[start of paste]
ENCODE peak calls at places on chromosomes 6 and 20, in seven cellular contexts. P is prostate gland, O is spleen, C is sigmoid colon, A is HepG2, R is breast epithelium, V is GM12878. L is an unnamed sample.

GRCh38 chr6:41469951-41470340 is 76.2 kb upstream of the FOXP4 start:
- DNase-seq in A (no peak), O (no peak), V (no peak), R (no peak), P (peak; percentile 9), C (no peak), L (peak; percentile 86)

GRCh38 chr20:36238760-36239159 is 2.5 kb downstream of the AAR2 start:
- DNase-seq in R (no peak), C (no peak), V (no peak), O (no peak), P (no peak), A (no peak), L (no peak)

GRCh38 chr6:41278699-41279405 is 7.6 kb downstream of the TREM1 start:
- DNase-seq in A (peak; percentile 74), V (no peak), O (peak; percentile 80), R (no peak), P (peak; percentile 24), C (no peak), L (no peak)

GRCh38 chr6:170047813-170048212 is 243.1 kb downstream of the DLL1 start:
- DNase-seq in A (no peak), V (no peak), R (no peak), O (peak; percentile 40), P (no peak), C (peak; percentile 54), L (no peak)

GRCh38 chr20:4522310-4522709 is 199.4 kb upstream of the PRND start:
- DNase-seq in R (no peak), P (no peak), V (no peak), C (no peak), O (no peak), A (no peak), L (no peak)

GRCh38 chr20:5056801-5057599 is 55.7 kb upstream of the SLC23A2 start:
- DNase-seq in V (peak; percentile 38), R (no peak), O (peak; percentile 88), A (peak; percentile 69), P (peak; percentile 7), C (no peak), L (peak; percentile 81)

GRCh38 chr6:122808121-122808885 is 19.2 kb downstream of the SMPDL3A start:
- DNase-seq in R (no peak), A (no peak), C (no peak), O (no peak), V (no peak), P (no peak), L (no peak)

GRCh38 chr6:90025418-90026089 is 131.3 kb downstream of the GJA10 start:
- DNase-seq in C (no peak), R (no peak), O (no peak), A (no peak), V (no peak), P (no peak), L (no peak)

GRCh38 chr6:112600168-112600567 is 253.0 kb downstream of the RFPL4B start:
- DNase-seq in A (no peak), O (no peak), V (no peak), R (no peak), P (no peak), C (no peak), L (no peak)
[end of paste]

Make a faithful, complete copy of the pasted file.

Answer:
ENCODE peak calls at places on chromosomes 6 and 20, in seven cellular contexts. P is prostate gland, O is spleen, C is sigmoid colon, A is HepG2, R is breast epithelium, V is GM12878. L is an unnamed sample.

GRCh38 chr6:41469951-41470340 is 76.2 kb upstream of the FOXP4 start:
- DNase-seq in A (no peak), O (no peak), V (no peak), R (no peak), P (peak; percentile 9), C (no peak), L (peak; percentile 86)

GRCh38 chr20:36238760-36239159 is 2.5 kb downstream of the AAR2 start:
- DNase-seq in R (no peak), C (no peak), V (no peak), O (no peak), P (no peak), A (no peak), L (no peak)

GRCh38 chr6:41278699-41279405 is 7.6 kb downstream of the TREM1 start:
- DNase-seq in A (peak; percentile 74), V (no peak), O (peak; percentile 80), R (no peak), P (peak; percentile 24), C (no peak), L (no peak)

GRCh38 chr6:170047813-170048212 is 243.1 kb downstream of the DLL1 start:
- DNase-seq in A (no peak), V (no peak), R (no peak), O (peak; percentile 40), P (no peak), C (peak; percentile 54), L (no peak)

GRCh38 chr20:4522310-4522709 is 199.4 kb upstream of the PRND start:
- DNase-seq in R (no peak), P (no peak), V (no peak), C (no peak), O (no peak), A (no peak), L (no peak)

GRCh38 chr20:5056801-5057599 is 55.7 kb upstream of the SLC23A2 start:
- DNase-seq in V (peak; percentile 38), R (no peak), O (peak; percentile 88), A (peak; percentile 69), P (peak; percentile 7), C (no peak), L (peak; percentile 81)

GRCh38 chr6:122808121-122808885 is 19.2 kb downstream of the SMPDL3A start:
- DNase-seq in R (no peak), A (no peak), C (no peak), O (no peak), V (no peak), P (no peak), L (no peak)

GRCh38 chr6:90025418-90026089 is 131.3 kb downstream of the GJA10 start:
- DNase-seq in C (no peak), R (no peak), O (no peak), A (no peak), V (no peak), P (no peak), L (no peak)

GRCh38 chr6:112600168-112600567 is 253.0 kb downstream of the RFPL4B start:
- DNase-seq in A (no peak), O (no peak), V (no peak), R (no peak), P (no peak), C (no peak), L (no peak)